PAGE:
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The ‘Cousins’ Wars.’ Again.


Cover of The Cousins’ Wars

In the book The Cousins’ Wars Kevin Phillips argues that the English Civil War, The American War for Independence, and the American Civil War were not independent conflicts but rather three battles in a single, long, overarching struggle between two opposing world views.

I suggest that today’s partisan Coming Apart is merely the latest battle in that very same centuries-long war. 

Phillips traces the two opposing outlooks of the Civil War to immigration patterns of specific tribes which brought with them to America the cultural heritage, world views, and ideological frameworks of their forebears.  

One immigration pattern is that of the Anglo-Saxons who settled first in eastern England, some descendants of whom later settled in New England as shown in these maps from the book. 

The second immigration pattern is that of the Normans of continental Europe who tended to settle in the American South. 

For a rough general picture of the ideological framework of the Anglo Saxon Northerners  think Edmund Burke. 

For a broad generalization of the intellectual heritage of the Norman Southerners think Rousseau, and recall the heavy French and Spanish influence of, say, New Orleans. 

The American Civil War was fought between these two world views.   

Phillips explains:

Anglo-Saxon England, in Massachusetts eyes, was a kind of pre-feudal elysium until it was conquered and yoked by the Normans.  Thomas Jefferson was also an ardent exponent of the Saxon example, but these views were less common in the plantation colonies.  By the time the last cousins’ war [the American Civil War] rolled around, the American Southern states had a contrary twist, as chapter 8 will discuss. Northerners were the Saxons, but Southerners were the cavilers, the knightly Norman stock that conquered them (p.28).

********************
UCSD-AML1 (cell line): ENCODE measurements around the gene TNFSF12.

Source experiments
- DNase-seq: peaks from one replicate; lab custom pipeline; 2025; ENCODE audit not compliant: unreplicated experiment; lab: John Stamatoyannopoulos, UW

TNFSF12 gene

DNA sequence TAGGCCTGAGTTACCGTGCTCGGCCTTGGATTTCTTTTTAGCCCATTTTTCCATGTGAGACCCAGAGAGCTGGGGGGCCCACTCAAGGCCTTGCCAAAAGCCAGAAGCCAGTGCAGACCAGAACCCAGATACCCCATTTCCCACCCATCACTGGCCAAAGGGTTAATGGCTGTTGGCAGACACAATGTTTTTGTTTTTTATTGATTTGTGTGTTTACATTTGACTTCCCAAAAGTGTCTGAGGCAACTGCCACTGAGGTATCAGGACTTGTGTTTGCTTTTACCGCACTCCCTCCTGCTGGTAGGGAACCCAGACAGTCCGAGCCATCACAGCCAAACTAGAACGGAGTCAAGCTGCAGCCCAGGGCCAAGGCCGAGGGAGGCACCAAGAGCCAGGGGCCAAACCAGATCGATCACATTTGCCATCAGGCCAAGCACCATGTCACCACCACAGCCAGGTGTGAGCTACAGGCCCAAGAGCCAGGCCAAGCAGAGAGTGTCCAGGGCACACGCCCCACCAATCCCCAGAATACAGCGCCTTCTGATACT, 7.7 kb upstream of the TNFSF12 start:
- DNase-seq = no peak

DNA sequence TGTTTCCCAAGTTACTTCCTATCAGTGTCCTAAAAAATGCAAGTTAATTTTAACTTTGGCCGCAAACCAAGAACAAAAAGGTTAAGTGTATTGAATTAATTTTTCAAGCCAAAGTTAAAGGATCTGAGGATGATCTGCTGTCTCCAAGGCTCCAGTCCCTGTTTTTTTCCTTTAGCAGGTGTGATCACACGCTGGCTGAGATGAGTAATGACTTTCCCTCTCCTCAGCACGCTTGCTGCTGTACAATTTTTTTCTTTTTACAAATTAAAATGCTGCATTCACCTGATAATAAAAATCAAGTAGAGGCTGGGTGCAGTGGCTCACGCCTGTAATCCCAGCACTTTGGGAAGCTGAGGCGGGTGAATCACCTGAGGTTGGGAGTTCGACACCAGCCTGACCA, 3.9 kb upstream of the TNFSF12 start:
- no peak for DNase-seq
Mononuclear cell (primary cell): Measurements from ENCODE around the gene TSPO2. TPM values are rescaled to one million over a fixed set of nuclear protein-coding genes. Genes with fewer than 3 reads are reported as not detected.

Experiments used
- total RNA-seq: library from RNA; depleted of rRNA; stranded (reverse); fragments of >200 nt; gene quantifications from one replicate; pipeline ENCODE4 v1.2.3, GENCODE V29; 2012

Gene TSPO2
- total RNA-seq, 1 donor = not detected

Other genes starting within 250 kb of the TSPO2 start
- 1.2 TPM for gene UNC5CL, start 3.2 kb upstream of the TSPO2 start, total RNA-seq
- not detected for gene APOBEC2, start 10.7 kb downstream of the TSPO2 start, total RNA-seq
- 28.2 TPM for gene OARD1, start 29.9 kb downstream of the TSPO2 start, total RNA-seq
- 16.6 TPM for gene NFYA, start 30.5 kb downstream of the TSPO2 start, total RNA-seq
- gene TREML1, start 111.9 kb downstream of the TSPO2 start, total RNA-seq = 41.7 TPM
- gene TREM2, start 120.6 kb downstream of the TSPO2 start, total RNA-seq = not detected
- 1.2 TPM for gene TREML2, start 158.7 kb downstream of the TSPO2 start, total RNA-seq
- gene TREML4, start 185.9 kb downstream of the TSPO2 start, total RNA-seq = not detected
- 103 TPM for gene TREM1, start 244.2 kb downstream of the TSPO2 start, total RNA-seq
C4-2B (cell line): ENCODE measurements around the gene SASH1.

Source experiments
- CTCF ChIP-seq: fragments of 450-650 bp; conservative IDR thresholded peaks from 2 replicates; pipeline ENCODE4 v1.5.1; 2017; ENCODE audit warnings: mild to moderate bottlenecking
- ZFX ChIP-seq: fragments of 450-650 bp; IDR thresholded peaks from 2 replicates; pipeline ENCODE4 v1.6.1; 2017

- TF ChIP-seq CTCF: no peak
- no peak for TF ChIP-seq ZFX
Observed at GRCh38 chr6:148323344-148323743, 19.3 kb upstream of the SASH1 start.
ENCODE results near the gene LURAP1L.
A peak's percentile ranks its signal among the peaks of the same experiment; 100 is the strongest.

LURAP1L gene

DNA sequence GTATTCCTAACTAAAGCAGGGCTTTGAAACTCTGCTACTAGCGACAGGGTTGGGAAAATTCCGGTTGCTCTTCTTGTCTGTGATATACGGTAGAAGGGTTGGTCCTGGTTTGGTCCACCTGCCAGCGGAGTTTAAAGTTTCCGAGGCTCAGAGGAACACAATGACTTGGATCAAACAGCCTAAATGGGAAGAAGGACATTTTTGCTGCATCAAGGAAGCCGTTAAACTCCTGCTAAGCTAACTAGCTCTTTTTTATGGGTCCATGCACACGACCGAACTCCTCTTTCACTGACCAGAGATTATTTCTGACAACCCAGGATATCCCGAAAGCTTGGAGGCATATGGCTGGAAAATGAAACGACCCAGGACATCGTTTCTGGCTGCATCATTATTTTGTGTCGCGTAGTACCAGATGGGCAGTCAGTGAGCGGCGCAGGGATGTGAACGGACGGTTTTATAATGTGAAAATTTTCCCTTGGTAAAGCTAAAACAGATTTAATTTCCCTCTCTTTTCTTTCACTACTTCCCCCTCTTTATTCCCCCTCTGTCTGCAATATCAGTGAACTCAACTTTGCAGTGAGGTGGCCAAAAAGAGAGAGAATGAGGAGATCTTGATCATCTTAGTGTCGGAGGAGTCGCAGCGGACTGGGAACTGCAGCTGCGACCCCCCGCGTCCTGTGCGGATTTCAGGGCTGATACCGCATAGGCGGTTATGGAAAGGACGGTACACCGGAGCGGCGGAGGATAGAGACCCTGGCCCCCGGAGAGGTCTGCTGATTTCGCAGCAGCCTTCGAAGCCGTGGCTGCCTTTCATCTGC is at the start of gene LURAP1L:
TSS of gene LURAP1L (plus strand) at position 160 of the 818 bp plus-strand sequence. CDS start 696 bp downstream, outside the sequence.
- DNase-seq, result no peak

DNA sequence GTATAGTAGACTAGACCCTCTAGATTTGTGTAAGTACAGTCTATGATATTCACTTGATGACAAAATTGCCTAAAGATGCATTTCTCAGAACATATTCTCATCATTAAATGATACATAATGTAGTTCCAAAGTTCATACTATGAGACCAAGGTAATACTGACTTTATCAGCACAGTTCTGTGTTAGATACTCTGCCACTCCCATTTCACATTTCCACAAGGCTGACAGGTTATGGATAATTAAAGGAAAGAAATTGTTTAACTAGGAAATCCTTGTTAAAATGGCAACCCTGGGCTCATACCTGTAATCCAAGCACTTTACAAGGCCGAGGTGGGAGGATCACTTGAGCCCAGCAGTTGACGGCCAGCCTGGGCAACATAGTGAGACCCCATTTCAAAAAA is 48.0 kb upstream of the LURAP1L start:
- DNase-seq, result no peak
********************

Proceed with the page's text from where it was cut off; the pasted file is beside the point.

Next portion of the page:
I suggest that those two world views are summarized by Arthur Herman in The Cave and the Light: Plato Versus Aristotle, and the Struggle for the Soul of Western Civilization, by Jonathan Haidt in The Righteous Mind, by Thomas Sowell in A Conflict of Visions, and by me in my Cognitive Theory of Politics, 

That the patterns of thinking described by those authors seem to repeat throughout human history is difficult to miss.  Of course, nothing is black and white, and there’s always some amount of intermixing of peoples, and the borders between them are blurred lines that often overlap.  Phillips is quite careful to make this very clear.  But as Phillips explains, “If you didn’t know the religious [tribal] map of the United States, you couldn’t understand the electoral map.”

Generally speaking, in the following two quotes from Herman I see in Plato’s outlook Sowell’s unconstrained vision, Haidt’s three-foundation moral matrix, and the Rousseauian Normans of the American South.  In Aristotle’s view is Sowell’s constrained vision, Haidt’s all-foundation moral matrix, and the Burkean Anglo-Saxons of the American North.  

Despite their differences, Plato and Aristotle agreed on many things. They both stressed the importance of reason as our guide for understanding and shaping the world. Both believed that our physical world is shaped by certain eternal forms that are more real than matter. The difference was that Plato’s forms existed outside matter, whereas Aristotle’s forms were unrealiziable without out it. (p. 61)